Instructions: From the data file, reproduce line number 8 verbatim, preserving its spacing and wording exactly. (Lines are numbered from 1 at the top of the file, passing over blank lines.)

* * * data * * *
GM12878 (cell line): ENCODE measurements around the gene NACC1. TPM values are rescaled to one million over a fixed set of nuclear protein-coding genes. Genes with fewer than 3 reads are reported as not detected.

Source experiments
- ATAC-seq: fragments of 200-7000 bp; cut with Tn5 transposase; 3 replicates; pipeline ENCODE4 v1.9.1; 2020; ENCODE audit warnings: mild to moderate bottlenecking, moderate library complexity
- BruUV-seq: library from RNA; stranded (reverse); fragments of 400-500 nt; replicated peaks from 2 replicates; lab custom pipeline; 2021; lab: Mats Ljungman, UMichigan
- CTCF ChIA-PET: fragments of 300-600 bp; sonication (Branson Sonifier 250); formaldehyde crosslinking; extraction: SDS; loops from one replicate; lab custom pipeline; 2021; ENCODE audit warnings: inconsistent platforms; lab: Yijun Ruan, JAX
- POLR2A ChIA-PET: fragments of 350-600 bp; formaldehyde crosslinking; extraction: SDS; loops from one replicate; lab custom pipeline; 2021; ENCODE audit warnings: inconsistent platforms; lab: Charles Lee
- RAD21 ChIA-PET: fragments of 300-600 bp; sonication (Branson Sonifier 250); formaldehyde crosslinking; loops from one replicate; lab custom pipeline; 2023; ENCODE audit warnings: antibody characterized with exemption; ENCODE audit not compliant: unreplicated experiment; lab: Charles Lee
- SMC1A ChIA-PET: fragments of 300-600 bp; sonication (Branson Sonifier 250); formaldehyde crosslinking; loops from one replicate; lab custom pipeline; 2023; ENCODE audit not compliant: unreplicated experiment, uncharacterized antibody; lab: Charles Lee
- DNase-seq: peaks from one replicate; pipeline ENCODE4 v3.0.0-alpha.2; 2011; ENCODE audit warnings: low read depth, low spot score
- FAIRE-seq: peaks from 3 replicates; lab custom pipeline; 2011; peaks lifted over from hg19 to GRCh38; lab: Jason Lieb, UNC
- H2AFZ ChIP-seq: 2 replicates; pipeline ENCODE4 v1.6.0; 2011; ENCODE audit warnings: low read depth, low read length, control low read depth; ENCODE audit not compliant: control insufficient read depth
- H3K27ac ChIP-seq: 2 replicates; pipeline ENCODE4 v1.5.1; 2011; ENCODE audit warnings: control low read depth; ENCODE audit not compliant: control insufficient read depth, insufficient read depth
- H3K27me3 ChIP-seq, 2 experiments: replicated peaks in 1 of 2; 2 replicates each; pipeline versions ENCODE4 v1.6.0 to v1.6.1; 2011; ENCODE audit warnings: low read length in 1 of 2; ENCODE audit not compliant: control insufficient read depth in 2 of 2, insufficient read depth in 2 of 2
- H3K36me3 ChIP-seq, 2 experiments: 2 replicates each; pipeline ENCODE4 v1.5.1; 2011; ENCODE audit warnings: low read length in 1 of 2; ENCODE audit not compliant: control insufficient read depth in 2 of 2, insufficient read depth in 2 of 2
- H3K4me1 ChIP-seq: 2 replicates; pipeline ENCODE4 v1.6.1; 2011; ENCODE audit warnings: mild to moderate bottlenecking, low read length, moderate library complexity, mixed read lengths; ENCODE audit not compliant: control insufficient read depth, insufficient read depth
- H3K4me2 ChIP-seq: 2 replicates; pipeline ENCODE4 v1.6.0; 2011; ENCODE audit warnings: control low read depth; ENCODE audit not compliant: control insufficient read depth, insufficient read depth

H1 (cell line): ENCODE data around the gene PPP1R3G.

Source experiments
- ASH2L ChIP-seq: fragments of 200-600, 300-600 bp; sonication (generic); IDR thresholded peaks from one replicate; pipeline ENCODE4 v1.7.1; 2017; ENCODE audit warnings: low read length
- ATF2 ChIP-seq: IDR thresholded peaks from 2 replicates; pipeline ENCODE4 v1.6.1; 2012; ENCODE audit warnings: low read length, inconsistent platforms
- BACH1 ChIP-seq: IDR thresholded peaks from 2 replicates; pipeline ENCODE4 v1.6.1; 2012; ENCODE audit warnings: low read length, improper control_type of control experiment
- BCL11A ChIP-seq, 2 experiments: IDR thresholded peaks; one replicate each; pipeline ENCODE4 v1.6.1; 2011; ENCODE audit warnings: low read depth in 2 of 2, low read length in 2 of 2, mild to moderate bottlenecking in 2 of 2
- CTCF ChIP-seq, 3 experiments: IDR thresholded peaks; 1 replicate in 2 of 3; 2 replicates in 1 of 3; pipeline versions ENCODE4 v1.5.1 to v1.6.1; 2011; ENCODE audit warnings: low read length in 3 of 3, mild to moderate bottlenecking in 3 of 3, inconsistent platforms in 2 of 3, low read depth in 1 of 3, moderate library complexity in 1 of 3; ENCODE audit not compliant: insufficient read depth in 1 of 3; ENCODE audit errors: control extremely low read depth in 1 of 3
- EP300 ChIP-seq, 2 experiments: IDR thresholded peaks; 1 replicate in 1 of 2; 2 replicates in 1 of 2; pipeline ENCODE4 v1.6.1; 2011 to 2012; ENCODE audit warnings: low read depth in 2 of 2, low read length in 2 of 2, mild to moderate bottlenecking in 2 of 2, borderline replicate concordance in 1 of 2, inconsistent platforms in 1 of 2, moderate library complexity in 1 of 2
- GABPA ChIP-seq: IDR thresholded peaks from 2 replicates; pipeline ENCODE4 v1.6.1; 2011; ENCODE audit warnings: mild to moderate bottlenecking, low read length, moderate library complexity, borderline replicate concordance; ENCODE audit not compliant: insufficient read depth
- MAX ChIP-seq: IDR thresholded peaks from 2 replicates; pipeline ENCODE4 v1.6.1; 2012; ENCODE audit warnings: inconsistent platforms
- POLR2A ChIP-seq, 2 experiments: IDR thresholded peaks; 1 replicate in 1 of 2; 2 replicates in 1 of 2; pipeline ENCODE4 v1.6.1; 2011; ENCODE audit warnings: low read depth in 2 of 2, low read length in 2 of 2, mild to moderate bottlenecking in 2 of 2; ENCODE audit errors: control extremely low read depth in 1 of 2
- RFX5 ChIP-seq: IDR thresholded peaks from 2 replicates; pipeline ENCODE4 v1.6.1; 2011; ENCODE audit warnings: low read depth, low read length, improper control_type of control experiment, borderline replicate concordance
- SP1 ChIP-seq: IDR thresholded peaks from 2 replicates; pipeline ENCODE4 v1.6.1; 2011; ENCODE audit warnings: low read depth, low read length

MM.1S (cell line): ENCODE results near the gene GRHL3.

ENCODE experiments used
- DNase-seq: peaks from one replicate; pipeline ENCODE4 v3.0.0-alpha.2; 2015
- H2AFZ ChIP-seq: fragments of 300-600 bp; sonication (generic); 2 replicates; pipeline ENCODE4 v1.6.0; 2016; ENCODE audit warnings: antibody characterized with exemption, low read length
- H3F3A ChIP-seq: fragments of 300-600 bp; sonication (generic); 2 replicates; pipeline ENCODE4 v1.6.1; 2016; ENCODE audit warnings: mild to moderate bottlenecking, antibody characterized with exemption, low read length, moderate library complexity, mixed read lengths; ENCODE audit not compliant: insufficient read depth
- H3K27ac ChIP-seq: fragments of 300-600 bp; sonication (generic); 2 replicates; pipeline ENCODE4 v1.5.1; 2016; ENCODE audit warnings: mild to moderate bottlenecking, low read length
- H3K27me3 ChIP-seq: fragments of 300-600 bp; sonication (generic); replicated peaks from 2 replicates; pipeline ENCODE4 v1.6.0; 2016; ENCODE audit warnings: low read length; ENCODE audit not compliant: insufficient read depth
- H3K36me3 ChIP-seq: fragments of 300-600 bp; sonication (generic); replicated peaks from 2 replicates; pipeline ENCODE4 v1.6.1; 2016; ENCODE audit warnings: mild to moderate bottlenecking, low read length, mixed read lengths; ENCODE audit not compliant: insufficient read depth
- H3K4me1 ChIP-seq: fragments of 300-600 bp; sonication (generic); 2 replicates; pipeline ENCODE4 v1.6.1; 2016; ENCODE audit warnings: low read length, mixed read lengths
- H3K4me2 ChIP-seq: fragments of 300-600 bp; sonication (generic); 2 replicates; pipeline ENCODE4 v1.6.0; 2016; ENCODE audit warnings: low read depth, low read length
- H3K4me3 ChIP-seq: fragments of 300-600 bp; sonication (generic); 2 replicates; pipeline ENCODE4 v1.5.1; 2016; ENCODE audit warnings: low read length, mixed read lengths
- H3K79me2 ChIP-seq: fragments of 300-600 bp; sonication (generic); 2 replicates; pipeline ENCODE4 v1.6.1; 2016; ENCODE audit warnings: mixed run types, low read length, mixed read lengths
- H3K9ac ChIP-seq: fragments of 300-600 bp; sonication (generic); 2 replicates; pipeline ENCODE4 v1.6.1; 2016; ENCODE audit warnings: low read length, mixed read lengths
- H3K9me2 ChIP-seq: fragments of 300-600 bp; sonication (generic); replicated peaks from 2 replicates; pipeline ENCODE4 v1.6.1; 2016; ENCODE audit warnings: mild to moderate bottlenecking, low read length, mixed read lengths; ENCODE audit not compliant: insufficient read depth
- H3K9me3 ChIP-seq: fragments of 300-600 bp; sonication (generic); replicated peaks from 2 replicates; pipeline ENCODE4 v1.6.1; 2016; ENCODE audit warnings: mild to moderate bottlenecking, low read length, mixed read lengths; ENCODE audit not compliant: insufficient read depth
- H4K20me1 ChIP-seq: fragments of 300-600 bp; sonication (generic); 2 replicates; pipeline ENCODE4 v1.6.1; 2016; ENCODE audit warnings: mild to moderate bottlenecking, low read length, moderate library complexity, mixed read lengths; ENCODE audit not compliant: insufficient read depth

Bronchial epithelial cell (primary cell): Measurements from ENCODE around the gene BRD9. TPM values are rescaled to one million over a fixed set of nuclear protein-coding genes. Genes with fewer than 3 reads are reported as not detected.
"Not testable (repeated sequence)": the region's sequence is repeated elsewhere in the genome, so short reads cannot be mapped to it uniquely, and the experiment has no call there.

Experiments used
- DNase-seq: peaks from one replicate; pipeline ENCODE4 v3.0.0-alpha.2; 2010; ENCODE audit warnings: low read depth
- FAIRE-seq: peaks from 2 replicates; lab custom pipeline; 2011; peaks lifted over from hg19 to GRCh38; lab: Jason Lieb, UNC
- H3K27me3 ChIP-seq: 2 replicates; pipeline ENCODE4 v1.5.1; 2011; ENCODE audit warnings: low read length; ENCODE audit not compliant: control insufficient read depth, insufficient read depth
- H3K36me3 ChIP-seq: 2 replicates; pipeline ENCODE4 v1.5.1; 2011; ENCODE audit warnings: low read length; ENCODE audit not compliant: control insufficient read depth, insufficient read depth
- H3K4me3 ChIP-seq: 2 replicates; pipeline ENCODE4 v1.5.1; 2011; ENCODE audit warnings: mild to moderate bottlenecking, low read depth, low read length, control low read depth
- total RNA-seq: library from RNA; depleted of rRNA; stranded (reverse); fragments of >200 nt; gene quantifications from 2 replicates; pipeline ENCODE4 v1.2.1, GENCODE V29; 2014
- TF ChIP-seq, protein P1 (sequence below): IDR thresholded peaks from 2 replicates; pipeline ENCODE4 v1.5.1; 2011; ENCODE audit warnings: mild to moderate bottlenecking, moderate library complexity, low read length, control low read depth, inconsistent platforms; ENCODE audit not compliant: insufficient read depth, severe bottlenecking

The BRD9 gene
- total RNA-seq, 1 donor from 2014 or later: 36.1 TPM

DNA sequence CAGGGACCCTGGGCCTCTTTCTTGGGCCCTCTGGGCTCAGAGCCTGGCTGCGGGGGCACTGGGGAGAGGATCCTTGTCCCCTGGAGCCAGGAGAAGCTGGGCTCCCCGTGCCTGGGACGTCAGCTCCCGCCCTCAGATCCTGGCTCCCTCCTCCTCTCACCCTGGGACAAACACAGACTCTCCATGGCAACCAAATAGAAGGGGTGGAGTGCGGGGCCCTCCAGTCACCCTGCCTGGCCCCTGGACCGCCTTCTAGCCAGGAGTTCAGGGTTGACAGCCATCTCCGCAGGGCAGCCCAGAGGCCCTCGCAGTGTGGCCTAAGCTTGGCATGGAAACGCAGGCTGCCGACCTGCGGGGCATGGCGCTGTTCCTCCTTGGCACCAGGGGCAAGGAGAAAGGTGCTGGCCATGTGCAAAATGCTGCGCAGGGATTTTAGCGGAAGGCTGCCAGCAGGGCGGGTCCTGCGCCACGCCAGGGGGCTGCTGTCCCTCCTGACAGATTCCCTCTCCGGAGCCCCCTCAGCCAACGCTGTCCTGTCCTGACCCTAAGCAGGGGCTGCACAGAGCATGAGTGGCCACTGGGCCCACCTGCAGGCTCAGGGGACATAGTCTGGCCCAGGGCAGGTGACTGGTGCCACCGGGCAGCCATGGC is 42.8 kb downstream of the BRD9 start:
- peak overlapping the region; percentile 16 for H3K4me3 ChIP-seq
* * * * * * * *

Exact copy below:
- SMC1A ChIA-PET: fragments of 300-600 bp; sonication (Branson Sonifier 250); formaldehyde crosslinking; loops from one replicate; lab custom pipeline; 2023; ENCODE audit not compliant: unreplicated experiment, uncharacterized antibody; lab: Charles Lee